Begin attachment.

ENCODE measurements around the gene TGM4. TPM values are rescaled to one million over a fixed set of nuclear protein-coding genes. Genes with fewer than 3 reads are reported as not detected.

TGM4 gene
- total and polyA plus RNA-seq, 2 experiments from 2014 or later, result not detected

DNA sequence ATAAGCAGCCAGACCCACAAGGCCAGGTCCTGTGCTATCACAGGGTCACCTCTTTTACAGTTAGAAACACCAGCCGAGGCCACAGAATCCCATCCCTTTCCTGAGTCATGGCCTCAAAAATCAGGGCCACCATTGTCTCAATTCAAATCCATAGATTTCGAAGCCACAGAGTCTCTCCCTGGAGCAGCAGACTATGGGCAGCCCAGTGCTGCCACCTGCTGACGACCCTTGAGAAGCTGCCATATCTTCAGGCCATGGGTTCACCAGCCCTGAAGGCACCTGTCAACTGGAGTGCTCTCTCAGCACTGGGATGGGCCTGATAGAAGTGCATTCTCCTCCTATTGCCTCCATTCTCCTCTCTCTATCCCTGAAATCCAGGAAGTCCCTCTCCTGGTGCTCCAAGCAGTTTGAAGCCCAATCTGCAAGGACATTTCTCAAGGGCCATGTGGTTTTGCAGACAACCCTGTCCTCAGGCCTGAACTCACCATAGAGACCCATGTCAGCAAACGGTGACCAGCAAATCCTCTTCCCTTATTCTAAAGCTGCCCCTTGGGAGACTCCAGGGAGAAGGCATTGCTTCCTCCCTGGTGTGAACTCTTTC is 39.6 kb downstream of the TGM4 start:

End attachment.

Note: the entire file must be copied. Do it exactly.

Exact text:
ENCODE measurements around the gene TGM4. TPM values are rescaled to one million over a fixed set of nuclear protein-coding genes. Genes with fewer than 3 reads are reported as not detected.

TGM4 gene
- total and polyA plus RNA-seq, 2 experiments from 2014 or later, result not detected

DNA sequence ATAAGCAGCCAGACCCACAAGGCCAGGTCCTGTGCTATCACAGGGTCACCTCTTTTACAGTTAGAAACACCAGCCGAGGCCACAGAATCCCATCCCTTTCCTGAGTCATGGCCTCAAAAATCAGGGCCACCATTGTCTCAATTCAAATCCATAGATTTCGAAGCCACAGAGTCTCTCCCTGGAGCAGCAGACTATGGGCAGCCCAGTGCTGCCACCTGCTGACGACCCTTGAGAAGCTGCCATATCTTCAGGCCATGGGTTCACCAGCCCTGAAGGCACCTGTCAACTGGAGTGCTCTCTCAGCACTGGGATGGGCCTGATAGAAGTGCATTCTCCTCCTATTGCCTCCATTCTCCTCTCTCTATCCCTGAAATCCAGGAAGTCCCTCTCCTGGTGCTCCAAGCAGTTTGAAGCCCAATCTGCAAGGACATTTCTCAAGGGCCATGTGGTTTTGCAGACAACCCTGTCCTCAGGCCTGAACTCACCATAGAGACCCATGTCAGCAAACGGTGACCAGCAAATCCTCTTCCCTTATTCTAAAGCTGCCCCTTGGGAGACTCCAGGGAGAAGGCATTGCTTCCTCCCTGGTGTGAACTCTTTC is 39.6 kb downstream of the TGM4 start: